You may recall a story I did at the beginning of February about how important the local junkyard once was to the automotive world. Here's a link to it for some context:
In that story I used pictures that were taken at a junkyard in the mid 1990s. The yard was located on the Illinois side of the Mississippi river, near East Saint Louis, IL. As you might guess East Saint Louis is just across the river from Saint Louis, Missouri.
Sometime toward the end of the '90s the Mississippi river flooded the area and the junkyard you see in these pictures, along with the trees and the houses, were washed away.
When the pictures were taken the cars were largely considered unsalvageable by most Rodders. Years of setting outside in the elements combined with countless floods had rusted and damaged them beyond repair.
While their may have been small trim pieces and other things that might have been of use to someone, someplace in the world, no one wanted the hassle of dealing with them. The land was for sale, by the city, and could have been purchased for next to nothing.
From family pictures.
The amount of labor it would have taken to remove each small part off of relatively common cars, then figure out a way to find a buyer (in a pre internet world) was enough to scare most people away. One night the river solved the problem for everyone.
From family pictures.
This yard in Illinois isn't the only one in the country. In fact, I can think of one such place that's within 25 miles of where I live.
This yard, has been around since the 1940s. I would estimate its size to be about 100 acres.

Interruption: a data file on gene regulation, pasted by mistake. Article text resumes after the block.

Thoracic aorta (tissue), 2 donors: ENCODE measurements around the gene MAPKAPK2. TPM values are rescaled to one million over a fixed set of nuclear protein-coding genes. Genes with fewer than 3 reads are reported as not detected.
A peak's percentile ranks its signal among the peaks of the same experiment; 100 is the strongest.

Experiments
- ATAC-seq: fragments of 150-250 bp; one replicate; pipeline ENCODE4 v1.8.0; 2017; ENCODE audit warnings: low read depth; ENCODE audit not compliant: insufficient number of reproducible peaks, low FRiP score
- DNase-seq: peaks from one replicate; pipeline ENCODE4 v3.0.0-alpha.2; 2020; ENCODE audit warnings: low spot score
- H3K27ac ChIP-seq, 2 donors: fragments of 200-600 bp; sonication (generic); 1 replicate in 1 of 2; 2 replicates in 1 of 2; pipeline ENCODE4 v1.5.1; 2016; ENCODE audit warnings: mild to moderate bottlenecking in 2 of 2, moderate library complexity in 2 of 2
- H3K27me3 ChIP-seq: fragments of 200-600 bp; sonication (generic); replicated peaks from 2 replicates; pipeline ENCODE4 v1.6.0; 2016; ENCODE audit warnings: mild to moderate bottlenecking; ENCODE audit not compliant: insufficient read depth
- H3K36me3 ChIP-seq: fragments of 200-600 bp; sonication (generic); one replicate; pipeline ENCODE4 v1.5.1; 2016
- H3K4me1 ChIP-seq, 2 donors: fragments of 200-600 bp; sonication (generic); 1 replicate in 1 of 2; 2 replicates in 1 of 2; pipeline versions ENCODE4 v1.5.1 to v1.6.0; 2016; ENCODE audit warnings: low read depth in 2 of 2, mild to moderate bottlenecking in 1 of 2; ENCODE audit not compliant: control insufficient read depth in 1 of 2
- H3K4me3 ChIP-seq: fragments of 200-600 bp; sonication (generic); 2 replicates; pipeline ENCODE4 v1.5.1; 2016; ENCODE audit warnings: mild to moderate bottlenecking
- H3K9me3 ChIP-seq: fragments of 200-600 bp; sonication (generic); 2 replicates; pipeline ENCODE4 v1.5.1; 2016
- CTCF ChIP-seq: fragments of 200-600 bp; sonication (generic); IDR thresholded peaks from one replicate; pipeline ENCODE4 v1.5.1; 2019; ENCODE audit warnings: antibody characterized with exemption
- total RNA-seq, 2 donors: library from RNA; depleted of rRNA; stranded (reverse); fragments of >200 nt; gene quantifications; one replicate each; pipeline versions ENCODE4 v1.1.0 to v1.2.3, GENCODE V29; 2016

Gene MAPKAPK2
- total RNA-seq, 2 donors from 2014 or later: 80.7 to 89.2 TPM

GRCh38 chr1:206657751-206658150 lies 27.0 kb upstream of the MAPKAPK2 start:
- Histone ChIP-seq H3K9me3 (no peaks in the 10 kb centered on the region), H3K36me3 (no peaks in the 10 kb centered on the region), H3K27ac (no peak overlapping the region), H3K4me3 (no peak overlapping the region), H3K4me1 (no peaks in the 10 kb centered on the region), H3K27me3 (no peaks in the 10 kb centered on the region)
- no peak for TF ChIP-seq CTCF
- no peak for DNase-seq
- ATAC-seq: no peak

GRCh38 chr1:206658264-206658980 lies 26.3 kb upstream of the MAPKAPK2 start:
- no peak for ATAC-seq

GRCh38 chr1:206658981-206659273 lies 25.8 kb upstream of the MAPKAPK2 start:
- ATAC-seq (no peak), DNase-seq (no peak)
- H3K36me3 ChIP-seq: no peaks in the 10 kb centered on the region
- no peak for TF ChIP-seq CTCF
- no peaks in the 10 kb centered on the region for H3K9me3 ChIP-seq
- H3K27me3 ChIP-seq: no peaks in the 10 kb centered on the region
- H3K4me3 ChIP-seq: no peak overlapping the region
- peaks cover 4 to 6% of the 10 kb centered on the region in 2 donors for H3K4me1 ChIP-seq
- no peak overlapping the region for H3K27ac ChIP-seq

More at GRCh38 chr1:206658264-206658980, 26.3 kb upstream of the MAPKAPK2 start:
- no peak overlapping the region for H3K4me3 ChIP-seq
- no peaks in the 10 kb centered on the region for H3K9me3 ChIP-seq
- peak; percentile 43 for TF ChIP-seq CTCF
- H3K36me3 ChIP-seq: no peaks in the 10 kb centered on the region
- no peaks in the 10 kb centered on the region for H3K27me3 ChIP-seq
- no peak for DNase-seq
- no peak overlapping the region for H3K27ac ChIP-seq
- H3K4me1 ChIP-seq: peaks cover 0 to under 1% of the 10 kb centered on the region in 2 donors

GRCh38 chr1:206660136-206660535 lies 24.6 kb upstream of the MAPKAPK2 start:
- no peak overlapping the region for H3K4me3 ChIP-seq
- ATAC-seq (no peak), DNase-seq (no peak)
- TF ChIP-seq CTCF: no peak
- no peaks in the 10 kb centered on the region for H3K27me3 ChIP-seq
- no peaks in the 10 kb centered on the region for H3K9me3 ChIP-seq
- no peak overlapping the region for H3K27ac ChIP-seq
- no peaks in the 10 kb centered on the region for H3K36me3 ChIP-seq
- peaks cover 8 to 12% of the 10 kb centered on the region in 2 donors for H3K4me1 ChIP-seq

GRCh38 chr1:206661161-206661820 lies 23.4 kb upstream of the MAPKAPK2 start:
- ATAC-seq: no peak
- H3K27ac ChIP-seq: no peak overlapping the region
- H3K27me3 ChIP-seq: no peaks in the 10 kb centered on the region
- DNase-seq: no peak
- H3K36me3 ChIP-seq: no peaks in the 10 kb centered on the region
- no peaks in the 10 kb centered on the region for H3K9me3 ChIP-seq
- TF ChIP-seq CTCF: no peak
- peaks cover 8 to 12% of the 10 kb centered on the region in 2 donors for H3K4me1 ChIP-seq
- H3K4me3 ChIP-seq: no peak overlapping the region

While it isn't in danger of being washed away by a river, it faces an even greater threat. Time. It's contents are slowly dissolving back into the ground.
Photo by: Chris Breeden. The one on the left is a '57 Chevy Bel Air. The one in the middle is a mid '60s Thunderbird and the one on the right is a first generation Camaro.
As you can see the yard has been fenced off and it even has a very nice chain link fence enclosure where the cars the owner feels are "valuable" are put to keep them from being stolen.
Nothing is ever sold from this yard. For as long as I can remember the yard has looked pretty much as it does in these pictures. The only exception being the fancy fence, a 1990s addition. For whatever reason, the owner thinks these cars will continue to increase in value.
The truth is that the prime time to have sold them all was in the 1990s. They were still solid then and the market desperately needed vintage tin at the time. This yard could have provided an influx of useable cars, at a regional level. The owner didn't sell and the gap in the market was filled by fiberglass cars.
So they will probably set here, in a country field, until the land changes hands and they are either sold for scrap or buried in a hole.
Whatever the fate of these cars turns out to be, the loss of the parts they posses is a shame. If handled correctly, they could be the thing that brings other cars back to life, back to the road. More classics on the road is a good thing!
Keep on Cruisin'!
Art by: Chris Breeden
Thanks for reading!